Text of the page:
A gentle breeze didn’t stop the sweat rolling all the way down my back in the blistering heat. I didn’t mind. I was transfixed on the tigress and her 4 cubs playing in the water hole. They were our 3rd, 4th, 5th, 6th, and 7th tigers of the day on our afternoon game drive in Bandhavgarh National Park. We’d see our 8th tiger heading for another body of water afterwards. Spoiled for sure!
Is May too hot to go on tiger safari in India? It depends on how badly one wants to see tigers! It’s a dry heat, not unlike the hottest of safaris in Botswana or in the Namibia desert.
On 8 game drives in 3 national parks – Bandhavgarh, Kanha, and Pench, I saw 15 different tigers with 19 tiger sightings, sometimes seeing the same tiger at different times in different locations. For 3 of those game drives, we saw no tigers, the other 5 drives thrilled with multiple tigers, some in plain view, a few behind tall grass obscuring a decent photo.
Game drives start earlier in the heat – gates open at 5:30am so early, early morning starts are necessary. The heat didn’t kick in until around 8:30-ish so the first 3 hours were pleasant enough especially while driving. Most days we left a little before the 11am park closure. Afternoons were sizzling with 108-degree temps – I fantasized about jumping in the water with the tigers! It did cool down some early evening and there’s a later park departure than the rest of the safari season.
Royal Expeditions hosted this amazing tiger safari with post extensions. The fam group split up and went in 3 different directions afterwards: three to the Golden Triangle, one to an Ayurvedic spa in the South and 2 of us to Kerala and Varanasi, 4 directly to the airport….lots of logistical planning and execution handled with expertise and attention to detail from our jetway meet and greet service on arrival to international flights home.
Known for their creative ideas that match client interests, insider access and high-touch service, Royal Expeditions takes great care of clients whether they are global dignitaries and politicians, European and Middle Eastern royalty, celebrities, the travel trade or “regular people”. Founded by the Princess of Jodhpur and former Parliament member and Minister of Culture, the company is well connected with a reputation of excellence to maintain.
Vishal Singh, Partner and Managing Director, helped found TOFTigers, the tiger conservation non-profit, and is quite passionate and knowledgeable about wildlife and conservation. Royal Expeditions books a variety of jungle lodges throughout India and is a fan of the Pugdundee Safaris’ eco-luxury lodges in Central India for many reasons: well-trained and personable naturalist, nicely appointed cottages, bungalows and tree houses, delicious food, gracious service, great value and their single-use plastic free operational commitment to sustainability in 5 of their 6 lodges.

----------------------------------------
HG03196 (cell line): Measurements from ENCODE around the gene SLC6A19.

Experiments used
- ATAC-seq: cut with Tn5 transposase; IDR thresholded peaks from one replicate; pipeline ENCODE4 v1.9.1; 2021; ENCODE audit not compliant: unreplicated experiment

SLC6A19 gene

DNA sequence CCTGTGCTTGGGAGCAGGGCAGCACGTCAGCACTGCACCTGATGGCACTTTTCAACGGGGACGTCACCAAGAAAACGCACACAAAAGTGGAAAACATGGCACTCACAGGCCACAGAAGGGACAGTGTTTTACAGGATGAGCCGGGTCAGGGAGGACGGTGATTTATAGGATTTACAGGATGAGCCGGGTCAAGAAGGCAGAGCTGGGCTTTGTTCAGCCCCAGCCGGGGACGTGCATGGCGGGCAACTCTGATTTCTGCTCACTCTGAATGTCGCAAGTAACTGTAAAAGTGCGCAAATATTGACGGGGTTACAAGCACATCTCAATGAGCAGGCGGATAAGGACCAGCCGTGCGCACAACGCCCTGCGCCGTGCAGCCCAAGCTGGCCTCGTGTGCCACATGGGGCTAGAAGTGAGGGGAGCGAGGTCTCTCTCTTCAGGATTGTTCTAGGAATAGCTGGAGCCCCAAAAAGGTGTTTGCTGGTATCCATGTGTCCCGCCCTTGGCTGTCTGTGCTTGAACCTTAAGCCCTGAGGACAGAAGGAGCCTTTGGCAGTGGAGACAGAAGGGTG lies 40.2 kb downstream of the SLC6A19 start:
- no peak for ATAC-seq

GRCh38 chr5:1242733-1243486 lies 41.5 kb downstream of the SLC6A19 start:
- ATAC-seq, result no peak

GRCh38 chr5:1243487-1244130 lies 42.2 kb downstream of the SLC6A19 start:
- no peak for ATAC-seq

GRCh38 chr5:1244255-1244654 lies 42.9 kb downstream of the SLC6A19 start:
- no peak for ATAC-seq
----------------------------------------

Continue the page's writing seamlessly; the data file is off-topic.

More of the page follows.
We started at Kings Lodge in Bandhavgarh NP and were immediately spoiled with seeing 2 tigers in the morning and 6 tigers in the afternoon! WOW. We saw a Darrah female cub walking along the side of the road and a Mahaman female cub in the green swamp grass which made for a stunning photo. Cubs are not named until around 2 years of age and when they leave “mom” and set out on their own, so they are called their mother’s name and gender.
The afternoon tigers included Solo, whom I had seen several years ago, with her first litter of 4 cubs. The cubs were play-fighting in the water-body which is what the naturalists call man-made water holes. I was quite surprised that 1 cub was so much smaller than the 3 siblings and thought it might be from a different birth? But no, just the runt of the litter! Solo had been in a fight with a male tiger who had inflicted deep cuts that required 3 layers of stitches. Because she has 4 cubs, the park rangers intervened with medical care. I love that the Pugdundee guides know all the tigers by name, habits and their stories! (photos above – Solo walking away with the “runt” and 2 of her other 3 cubs play-fighting)
Later that afternoon we saw Dotty, whom I have also seen on previous drives in Bandhavgarh. She crossed the road right in front of us and backed into the pond. Unfortunately, her 3 male cubs were not with her in the water. Of course, the jungle is home to other wildlife, and we saw plenty on our game drives: blue bull, sambar deer, spotted deer, wild boar, jackal, monitor lizard, rat snake on a tree, gaur or Indian bison, tree shrew, squirrel, rhesus macaque and the ever playful langur monkeys plus over 30 birds.
Kings Lodge was lovely, with spacious, air-conditioned cottages. Food was delicious, the tribal dance and outdoor dinner was a treat, Wi-Fi was quite good, service was gracious, there’s a pool and the naturalists are fun! One of their senior naturalists traveled with us to Kanha NP – that can be arranged for your clients also.
We did dine at their sister Bandhavgarh property, Tree House Hideaway, which is intimate with only 5 beautiful tree houses.